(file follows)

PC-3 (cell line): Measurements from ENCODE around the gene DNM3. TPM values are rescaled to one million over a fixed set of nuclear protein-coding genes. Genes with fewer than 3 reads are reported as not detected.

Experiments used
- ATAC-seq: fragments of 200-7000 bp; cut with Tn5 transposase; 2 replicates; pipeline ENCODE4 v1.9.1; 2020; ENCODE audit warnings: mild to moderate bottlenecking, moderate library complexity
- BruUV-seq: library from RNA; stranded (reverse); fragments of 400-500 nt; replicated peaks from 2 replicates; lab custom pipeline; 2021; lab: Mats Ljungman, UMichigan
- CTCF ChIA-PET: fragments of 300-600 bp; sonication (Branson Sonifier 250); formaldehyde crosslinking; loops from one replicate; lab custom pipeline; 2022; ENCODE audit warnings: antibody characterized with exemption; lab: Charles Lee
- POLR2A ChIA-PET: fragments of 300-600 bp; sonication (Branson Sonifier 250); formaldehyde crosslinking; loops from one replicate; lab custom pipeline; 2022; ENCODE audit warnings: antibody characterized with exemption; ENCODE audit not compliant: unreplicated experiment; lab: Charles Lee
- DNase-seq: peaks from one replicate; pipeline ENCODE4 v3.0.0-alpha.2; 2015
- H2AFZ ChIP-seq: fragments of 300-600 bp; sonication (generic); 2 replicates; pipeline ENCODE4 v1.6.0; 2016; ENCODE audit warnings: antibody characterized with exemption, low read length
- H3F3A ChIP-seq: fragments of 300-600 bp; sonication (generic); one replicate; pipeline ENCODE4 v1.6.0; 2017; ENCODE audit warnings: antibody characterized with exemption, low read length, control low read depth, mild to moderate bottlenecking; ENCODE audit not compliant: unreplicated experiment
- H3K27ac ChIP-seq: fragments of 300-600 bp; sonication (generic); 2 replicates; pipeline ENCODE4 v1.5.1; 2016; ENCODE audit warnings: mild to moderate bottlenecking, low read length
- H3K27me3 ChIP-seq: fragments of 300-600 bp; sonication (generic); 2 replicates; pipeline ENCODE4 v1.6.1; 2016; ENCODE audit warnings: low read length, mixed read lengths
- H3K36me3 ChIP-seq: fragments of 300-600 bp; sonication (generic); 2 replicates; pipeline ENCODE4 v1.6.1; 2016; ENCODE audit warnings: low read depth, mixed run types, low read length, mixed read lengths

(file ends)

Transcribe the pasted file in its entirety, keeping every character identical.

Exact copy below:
PC-3 (cell line): Measurements from ENCODE around the gene DNM3. TPM values are rescaled to one million over a fixed set of nuclear protein-coding genes. Genes with fewer than 3 reads are reported as not detected.

Experiments used
- ATAC-seq: fragments of 200-7000 bp; cut with Tn5 transposase; 2 replicates; pipeline ENCODE4 v1.9.1; 2020; ENCODE audit warnings: mild to moderate bottlenecking, moderate library complexity
- BruUV-seq: library from RNA; stranded (reverse); fragments of 400-500 nt; replicated peaks from 2 replicates; lab custom pipeline; 2021; lab: Mats Ljungman, UMichigan
- CTCF ChIA-PET: fragments of 300-600 bp; sonication (Branson Sonifier 250); formaldehyde crosslinking; loops from one replicate; lab custom pipeline; 2022; ENCODE audit warnings: antibody characterized with exemption; lab: Charles Lee
- POLR2A ChIA-PET: fragments of 300-600 bp; sonication (Branson Sonifier 250); formaldehyde crosslinking; loops from one replicate; lab custom pipeline; 2022; ENCODE audit warnings: antibody characterized with exemption; ENCODE audit not compliant: unreplicated experiment; lab: Charles Lee
- DNase-seq: peaks from one replicate; pipeline ENCODE4 v3.0.0-alpha.2; 2015
- H2AFZ ChIP-seq: fragments of 300-600 bp; sonication (generic); 2 replicates; pipeline ENCODE4 v1.6.0; 2016; ENCODE audit warnings: antibody characterized with exemption, low read length
- H3F3A ChIP-seq: fragments of 300-600 bp; sonication (generic); one replicate; pipeline ENCODE4 v1.6.0; 2017; ENCODE audit warnings: antibody characterized with exemption, low read length, control low read depth, mild to moderate bottlenecking; ENCODE audit not compliant: unreplicated experiment
- H3K27ac ChIP-seq: fragments of 300-600 bp; sonication (generic); 2 replicates; pipeline ENCODE4 v1.5.1; 2016; ENCODE audit warnings: mild to moderate bottlenecking, low read length
- H3K27me3 ChIP-seq: fragments of 300-600 bp; sonication (generic); 2 replicates; pipeline ENCODE4 v1.6.1; 2016; ENCODE audit warnings: low read length, mixed read lengths
- H3K36me3 ChIP-seq: fragments of 300-600 bp; sonication (generic); 2 replicates; pipeline ENCODE4 v1.6.1; 2016; ENCODE audit warnings: low read depth, mixed run types, low read length, mixed read lengths